CDC and FDA Investigate Multi-State Meningitis Outbreak

Concern regarding the origination of a recent meningitis outbreak has witnessed a collaborative effort by both the U.S. Food and Drug Administration (FDA) and the Centers for Disease Control and Prevention (CDC). Accordingly, these regulatory agencies are currently coordinating a multi-state investigation of fungal meningitis among patients who received an epidural steroid injection. While having yet to determine the source of the outbreak, officials believe the main suspect is an injectable steroid produced and distributed by New England Compounding Center (NECC) in Framingham, Massachusetts.

Concern regarding the current outbreak began on September 21, 2012, when the CDC was notified by the Tennessee Department of Health of a patient with the onset of meningitis. According to the report, the onset of meningitis came approximately 19 days after the patients had received an epidural steroid injection at a Tennessee ambulatory surgery center (ASC). Initial tests of the patient’s blood were negative. However, subsequent testing revealed that Aspergillus fumigatus was isolated from the cerebral spinal fluid by fungal culture.

On September 28, investigators identified another case outside of Tennessee, possibly indicating contamination of a widely distributed medication. As of October 4, a total of 35 cases in the following states, five of which have resulted in fatal circumstances, have been identified with a clinical picture consistent with fungal infection:

  • Florida (2 cases)
  • Indiana (1 case)
  • Tennessee (25 cases, including 3 deaths)
  • Maryland (2 cases,including 1 death)
  • North Carolina (1 case)
  • Virginia (4 cases, including 1 death)

According to an FDA Statement, the product believed to be responsible for this meningitis outbreak is a preservative-free methylprednisolone acetate (80mg/ml), an injectable steroid produced and distributed by New England Compounding Center (NECC) in Framingham, Massachusetts. The CDC’s interim data show that all infected patients received injection with this product. As of Oct 3, 2012, NECC has voluntarily shut down.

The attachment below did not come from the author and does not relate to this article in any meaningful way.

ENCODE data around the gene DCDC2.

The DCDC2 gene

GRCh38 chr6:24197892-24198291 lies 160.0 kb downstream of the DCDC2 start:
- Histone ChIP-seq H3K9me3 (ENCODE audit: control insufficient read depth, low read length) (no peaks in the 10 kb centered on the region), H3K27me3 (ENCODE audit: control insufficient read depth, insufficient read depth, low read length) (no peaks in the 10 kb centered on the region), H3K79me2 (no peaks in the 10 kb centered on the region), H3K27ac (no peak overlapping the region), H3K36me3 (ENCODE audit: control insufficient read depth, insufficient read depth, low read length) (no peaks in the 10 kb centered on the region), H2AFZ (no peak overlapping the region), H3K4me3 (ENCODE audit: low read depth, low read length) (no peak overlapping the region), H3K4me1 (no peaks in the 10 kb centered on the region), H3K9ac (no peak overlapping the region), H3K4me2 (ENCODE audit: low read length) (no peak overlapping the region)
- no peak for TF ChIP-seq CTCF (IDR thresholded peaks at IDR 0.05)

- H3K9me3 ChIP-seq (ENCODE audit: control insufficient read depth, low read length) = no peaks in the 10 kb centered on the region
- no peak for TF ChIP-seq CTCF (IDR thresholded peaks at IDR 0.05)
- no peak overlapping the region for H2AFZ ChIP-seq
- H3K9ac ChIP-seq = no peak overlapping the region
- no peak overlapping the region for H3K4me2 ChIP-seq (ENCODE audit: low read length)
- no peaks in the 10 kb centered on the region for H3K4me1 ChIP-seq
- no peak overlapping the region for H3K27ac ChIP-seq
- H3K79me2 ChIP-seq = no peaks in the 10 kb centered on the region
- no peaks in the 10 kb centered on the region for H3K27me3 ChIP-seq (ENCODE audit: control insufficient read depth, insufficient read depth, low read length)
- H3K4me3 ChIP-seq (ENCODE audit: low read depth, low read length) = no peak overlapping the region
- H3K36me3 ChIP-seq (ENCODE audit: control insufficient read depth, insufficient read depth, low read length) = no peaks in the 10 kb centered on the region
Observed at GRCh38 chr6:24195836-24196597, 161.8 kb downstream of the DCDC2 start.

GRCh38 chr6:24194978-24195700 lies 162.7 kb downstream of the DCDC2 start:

Meningitis refers to inflammation of the protective membranes covering the brain and spinal cord known as the meninges. The inflammation is usually caused by an infection frequently with a bacteria or virus, but meningitis can also be caused by less common pathogens such as fungi. The severity of illness and the treatment for meningitis differ depending on the cause. Thus, it is important to know the specific cause of meningitis.

Fungal meningitis occurs when the protective membranes that cover the brain and spinal cord are infected with a fungus. Fungal meningitis can develop after a fungus spreads through the bloodstream from somewhere else in the body, as a result of the fungus being introduced directly into the central nervous system, or by direct extension from an infected body site next to the central nervous system.

Symptoms of fungal meningitis are similar to symptoms of other forms of meningitis, however they often appear more gradually and can be very mild at first. In addition to typical meningitis symptoms, like headache, fever, nausea, and stiffness of the neck, people with fungal meningitis may also experience confusion, dizziness, and discomfort from bright lights. Patients might just have one or two of these symptoms. However, if the condition is allowed to progress, it may become fatal.

Do I Have a Meningitis Lawsuit?

The trial lawyers at The Senators (Ret.) Firm, LLP have decades of experience navigating through complex legislative and regulatory issues and litigating high stakes cases all over the nation. Our law firm focuses on the representation of plaintiffs in meningitis lawsuits. We are currently accepting new cases in all 50 states.

If you or a loved one has been diagnosed with meningitis following a a steroid injection, you may be entitled to financial compensation. For a free case review, please click the link below or call toll free 24 hrs/day 1-(949) 557-5800.